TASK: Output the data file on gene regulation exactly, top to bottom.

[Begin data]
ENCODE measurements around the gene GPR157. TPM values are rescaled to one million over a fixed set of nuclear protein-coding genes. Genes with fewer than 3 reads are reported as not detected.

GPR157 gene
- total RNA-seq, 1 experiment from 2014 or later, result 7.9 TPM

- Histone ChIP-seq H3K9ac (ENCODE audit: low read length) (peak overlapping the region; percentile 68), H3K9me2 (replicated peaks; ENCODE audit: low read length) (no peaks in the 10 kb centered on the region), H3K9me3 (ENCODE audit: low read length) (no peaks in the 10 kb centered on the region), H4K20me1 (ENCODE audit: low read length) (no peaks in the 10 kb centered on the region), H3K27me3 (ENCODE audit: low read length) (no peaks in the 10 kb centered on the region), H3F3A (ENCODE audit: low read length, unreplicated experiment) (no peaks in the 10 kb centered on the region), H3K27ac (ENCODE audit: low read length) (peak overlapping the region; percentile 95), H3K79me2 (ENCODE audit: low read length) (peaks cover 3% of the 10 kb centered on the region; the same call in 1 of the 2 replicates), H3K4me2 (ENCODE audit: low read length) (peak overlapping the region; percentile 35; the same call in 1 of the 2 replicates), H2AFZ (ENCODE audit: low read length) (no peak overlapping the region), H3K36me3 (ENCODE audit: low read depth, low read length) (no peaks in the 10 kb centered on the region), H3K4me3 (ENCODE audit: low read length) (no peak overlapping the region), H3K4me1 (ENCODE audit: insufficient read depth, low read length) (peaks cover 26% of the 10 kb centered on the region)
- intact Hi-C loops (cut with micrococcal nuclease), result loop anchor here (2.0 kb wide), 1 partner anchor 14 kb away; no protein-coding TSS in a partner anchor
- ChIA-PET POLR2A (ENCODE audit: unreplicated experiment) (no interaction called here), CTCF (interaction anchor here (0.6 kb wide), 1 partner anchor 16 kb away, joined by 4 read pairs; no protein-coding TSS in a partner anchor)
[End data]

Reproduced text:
ENCODE measurements around the gene GPR157. TPM values are rescaled to one million over a fixed set of nuclear protein-coding genes. Genes with fewer than 3 reads are reported as not detected.

GPR157 gene
- total RNA-seq, 1 experiment from 2014 or later, result 7.9 TPM

- Histone ChIP-seq H3K9ac (ENCODE audit: low read length) (peak overlapping the region; percentile 68), H3K9me2 (replicated peaks; ENCODE audit: low read length) (no peaks in the 10 kb centered on the region), H3K9me3 (ENCODE audit: low read length) (no peaks in the 10 kb centered on the region), H4K20me1 (ENCODE audit: low read length) (no peaks in the 10 kb centered on the region), H3K27me3 (ENCODE audit: low read length) (no peaks in the 10 kb centered on the region), H3F3A (ENCODE audit: low read length, unreplicated experiment) (no peaks in the 10 kb centered on the region), H3K27ac (ENCODE audit: low read length) (peak overlapping the region; percentile 95), H3K79me2 (ENCODE audit: low read length) (peaks cover 3% of the 10 kb centered on the region; the same call in 1 of the 2 replicates), H3K4me2 (ENCODE audit: low read length) (peak overlapping the region; percentile 35; the same call in 1 of the 2 replicates), H2AFZ (ENCODE audit: low read length) (no peak overlapping the region), H3K36me3 (ENCODE audit: low read depth, low read length) (no peaks in the 10 kb centered on the region), H3K4me3 (ENCODE audit: low read length) (no peak overlapping the region), H3K4me1 (ENCODE audit: insufficient read depth, low read length) (peaks cover 26% of the 10 kb centered on the region)
- intact Hi-C loops (cut with micrococcal nuclease), result loop anchor here (2.0 kb wide), 1 partner anchor 14 kb away; no protein-coding TSS in a partner anchor
- ChIA-PET POLR2A (ENCODE audit: unreplicated experiment) (no interaction called here), CTCF (interaction anchor here (0.6 kb wide), 1 partner anchor 16 kb away, joined by 4 read pairs; no protein-coding TSS in a partner anchor)